A Red Panda

Chinese Red Panda

  • The Red River Zoo has made significant contributions to Red Panda conservation. More than 25% of Chinese Red Pandas found in Zoos across the country were born at the Red River Zoo! The Red River Zoo is known locally and globally for their success in Red Panda breeding..

What do I look like?

Many people are surprised when they first see me because I do not look like the Giant Pandas that people are more familiar with. I look more like a raccoon, or maybe a bear, but I am in a family of my own. My back fur is a rusty red color and I have a darker brown-black color fur on my belly. In the wild the colors match the moss that grows on the trees where I live. My face has patches of white that make my face very unique. My long, bushy tail has white rings on it. I am a very distinctive looking mammal.

What do I eat?

I am an omnivore. This means I eat a mixture of plants and other animals to give me energy. I like to eat a variety of plants, berries, and fruit. Sometimes I will eat eggs and small rodents. Like the Giant Panda, I love to eat bamboo and it accounts for a large part of my diet. My favorite treat is grapes.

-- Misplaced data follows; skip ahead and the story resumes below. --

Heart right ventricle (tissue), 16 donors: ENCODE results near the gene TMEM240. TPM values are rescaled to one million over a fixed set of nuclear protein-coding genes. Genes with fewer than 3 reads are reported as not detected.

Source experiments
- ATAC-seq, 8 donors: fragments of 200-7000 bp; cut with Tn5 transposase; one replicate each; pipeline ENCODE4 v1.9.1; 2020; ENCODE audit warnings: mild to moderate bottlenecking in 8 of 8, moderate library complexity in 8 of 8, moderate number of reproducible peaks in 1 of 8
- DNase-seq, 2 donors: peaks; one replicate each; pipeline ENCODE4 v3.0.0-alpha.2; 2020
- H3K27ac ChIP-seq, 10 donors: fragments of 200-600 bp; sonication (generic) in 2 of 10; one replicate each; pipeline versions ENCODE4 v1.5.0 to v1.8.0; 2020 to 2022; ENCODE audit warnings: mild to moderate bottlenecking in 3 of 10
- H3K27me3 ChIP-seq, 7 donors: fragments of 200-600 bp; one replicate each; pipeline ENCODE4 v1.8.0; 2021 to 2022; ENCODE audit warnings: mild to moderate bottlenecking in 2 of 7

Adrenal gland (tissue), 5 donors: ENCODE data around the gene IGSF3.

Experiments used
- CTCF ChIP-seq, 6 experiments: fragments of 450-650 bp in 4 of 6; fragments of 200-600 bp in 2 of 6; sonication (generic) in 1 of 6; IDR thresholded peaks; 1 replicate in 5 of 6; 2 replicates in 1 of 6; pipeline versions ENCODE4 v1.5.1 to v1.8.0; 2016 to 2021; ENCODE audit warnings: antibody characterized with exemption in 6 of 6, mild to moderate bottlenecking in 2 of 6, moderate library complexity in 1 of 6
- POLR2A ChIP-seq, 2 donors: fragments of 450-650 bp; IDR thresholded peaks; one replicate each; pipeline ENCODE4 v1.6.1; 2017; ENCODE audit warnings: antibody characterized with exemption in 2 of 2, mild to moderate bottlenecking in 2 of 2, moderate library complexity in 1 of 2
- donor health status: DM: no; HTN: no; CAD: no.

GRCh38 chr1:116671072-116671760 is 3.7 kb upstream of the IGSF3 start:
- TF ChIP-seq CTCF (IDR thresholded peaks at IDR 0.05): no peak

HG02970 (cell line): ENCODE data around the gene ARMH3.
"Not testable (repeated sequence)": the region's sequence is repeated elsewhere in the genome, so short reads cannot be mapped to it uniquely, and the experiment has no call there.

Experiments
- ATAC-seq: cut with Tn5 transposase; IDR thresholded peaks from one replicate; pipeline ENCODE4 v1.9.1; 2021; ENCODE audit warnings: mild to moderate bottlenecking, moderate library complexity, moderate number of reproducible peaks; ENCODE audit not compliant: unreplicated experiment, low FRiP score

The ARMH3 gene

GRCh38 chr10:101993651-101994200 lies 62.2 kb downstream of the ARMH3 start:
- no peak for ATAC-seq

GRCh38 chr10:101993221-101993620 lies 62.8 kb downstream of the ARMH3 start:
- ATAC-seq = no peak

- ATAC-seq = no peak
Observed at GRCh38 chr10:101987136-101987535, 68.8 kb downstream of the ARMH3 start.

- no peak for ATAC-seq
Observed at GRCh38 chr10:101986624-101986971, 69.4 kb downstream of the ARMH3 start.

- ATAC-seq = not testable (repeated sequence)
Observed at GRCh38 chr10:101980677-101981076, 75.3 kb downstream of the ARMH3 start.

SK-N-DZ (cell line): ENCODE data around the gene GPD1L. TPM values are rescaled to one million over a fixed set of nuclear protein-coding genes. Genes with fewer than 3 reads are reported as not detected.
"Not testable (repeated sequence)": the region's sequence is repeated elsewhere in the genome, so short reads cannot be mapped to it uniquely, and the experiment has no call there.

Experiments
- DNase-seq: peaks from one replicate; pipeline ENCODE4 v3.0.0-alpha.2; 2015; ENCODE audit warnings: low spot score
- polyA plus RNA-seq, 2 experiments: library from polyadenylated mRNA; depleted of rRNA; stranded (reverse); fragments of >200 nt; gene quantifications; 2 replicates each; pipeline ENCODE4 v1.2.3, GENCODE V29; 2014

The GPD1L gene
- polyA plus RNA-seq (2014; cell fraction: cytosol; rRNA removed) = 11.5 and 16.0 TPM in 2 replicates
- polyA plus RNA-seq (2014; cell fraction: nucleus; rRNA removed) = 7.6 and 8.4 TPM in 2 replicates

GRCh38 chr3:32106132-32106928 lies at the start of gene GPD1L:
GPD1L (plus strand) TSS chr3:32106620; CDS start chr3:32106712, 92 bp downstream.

Where do I live?

In the wild I would be found in the steep, forested, mountain slopes of the eastern Himalayas of India, Nepal, and Myanmar (Burma) and also in the southwestern Chinese provinces of Sichuan and Yunnam. Sometimes Giant Pandas are my neighbors.

How big is my family?

After four months of being pregnant, my mother gave birth to me – her only cub. Red pandas sometimes have triplets, but twins or a single cub is most common. I usually like to live by myself because I am a solitary animal, but sometimes we like to live in pairs or small family groups.

How am I adapted for winter?

I am much more comfortable in cooler weather. It is very chilly high up in the mountains, but I have natural adaptations to keep me warm. My fur is thick and covers my entire body. I even have fur on my feet! The fur on my feet keeps me warm and protects me from slipping. My long tail not only helps me balance, but it also acts as a blanket that I can wrap around my body when I need additional insulation. My tail helps to keep my nose warm when I curl up.

Did You Know?

The refulgen subspecies of Red Panda are very rare in the wild and are very difficult to breed in captivity. Mattie and the rest of the Chinese Red Pandas at the Red River Zoo are refulgens.

Chinese Red Pandas are crepuscular animals. This means they are most active at twilight, right away in the morning and right as night falls. It is not uncommon for them to nap in the afternoon.

Red Pandas have a special wrist bone that acts like a type of thumb that helps them climb high up in the forests and aids them in reaching for bamboo.

Female Red Pandas are only receptive to breeding one day out of the year and typically in the month of February.

After giving birth, a female needs to eat three times the normal quantity of bamboo to produce enough milk for her cubs.

Scientific Classification

Kingdom: Animalia

Phylum: Chordata

Class: Mammalia

Order: Carnivora

Family: Ailuridae

Genus: Ailurus

Species: Refulgens